Donald: Well, I’m glad to do what I can, Mickey. I’ve always believed that with success comes a responsibility, and that responsibility is very important — helping those in need. Your foundation’s been doing a great job for a long time. Happy 40th anniversary, and keep up the great work.

Mickey: We’ll try. I want to thank you for taking time out of your very busy schedule to come all the way up here to Salem.

Donald: I’ve been hearing so much for so long about what you’ve been doing, and I really had to come up and see the place for myself. It’s great. It’s really terrific.

Now of course in many ways this view might be an artifact of the need to find some device for Donald Trump to appear on “Days”. But this season of Trump’s reality show, “The Apprentice”, gives us some other clues in this regard.

On his own show, the reward for the winning team in Week 3 was to “give back to the community” by “distributing tens of thousands of dollars worth of free electronics to kids in the hospital.” This is in distinction to past rewards, which include jet-set getaways and expensive jewelry and gifts.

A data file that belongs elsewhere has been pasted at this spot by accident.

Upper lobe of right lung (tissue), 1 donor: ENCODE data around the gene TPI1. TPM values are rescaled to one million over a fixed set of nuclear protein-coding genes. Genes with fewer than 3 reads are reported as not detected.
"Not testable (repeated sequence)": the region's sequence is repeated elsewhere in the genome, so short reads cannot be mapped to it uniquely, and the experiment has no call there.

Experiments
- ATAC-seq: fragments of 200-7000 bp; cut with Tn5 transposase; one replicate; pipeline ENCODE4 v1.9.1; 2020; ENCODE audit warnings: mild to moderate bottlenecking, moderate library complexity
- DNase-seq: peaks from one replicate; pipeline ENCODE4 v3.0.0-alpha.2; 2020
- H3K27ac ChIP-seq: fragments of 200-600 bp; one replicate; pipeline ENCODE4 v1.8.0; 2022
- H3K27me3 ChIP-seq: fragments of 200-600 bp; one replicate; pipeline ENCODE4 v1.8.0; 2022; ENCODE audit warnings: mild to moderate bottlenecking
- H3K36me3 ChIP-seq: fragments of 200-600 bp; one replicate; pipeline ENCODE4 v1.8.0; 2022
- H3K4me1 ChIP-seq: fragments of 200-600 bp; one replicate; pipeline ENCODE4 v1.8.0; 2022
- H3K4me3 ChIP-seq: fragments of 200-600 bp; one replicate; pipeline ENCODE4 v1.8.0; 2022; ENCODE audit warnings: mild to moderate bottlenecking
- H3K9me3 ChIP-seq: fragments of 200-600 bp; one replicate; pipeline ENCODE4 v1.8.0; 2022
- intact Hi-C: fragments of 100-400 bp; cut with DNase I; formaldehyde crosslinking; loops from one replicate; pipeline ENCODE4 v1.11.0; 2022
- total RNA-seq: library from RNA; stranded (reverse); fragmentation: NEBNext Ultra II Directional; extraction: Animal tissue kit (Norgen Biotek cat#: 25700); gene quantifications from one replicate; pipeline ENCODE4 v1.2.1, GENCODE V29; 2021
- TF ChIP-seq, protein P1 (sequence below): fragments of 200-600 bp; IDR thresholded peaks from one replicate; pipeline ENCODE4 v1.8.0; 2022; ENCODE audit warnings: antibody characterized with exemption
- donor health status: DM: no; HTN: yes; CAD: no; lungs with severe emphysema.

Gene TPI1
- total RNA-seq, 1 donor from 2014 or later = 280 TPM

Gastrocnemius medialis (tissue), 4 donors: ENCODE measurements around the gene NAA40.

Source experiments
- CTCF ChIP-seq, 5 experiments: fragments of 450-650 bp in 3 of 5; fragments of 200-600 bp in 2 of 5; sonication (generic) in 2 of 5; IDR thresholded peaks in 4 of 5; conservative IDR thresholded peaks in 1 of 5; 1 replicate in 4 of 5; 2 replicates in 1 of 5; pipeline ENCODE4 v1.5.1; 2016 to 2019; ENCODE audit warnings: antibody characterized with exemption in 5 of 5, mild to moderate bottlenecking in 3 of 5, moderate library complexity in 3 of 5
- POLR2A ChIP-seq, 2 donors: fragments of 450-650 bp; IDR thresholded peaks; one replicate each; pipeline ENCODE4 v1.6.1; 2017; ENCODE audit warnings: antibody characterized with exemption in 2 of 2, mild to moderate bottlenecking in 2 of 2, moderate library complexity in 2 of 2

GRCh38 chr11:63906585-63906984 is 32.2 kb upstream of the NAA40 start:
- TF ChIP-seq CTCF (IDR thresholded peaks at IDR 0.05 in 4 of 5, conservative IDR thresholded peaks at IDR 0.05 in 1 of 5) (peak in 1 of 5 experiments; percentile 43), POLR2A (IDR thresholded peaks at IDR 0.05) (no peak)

Joy to the World: Mark enjoys his time with hospitalized kids during Excel’s Santa Claus moment. (Week 3: Tech Expo)

(Kevin T. Gilbert/Blue Pixel)

“It puts everything into perspective,” said Josh. “You can’t really quantify the value of giving a gift and a smile to a kid.” Added Mark, “It was like being Santa Claus.”

And on Martha Stewart’s version of “The Apprentice”, for which Trump serves as executive producer, the Week 2 reward again was “an opportunity to give back to New York City. The corporation banded together with New York Cares to help the Hudson Guild community organization create a garden in Manhattan’s Chelsea district. They transformed a dingy dirt patch into a beautiful oasis of flowers outside the Guild’s new recreation, arts, and children’s center. Working alongside volunteers and neighborhood children, the candidates of Primarius [the winning team] were touched by the joy of giving.”

These are just some of the most recent examples of compassion coming to the small screen. The newest show this season is NBC’s “Three Wishes”, hosted by Christian musician Amy Grant. I’ve discussed before the issue of mixed-motives in the commercialization of compassion, especially with respect to ABC’s “Extreme Makeover: Home Edition”. I’m still inclined to give such shows the benefit of the doubt…whatever the motivations, there is good being done. And even if there is duplicity and the motive is purely that of economic self-interest, this merely attests to the foundational reality of mutually beneficial exchange at the heart of the market system.

This post has been crossposted to Blogcritics.org.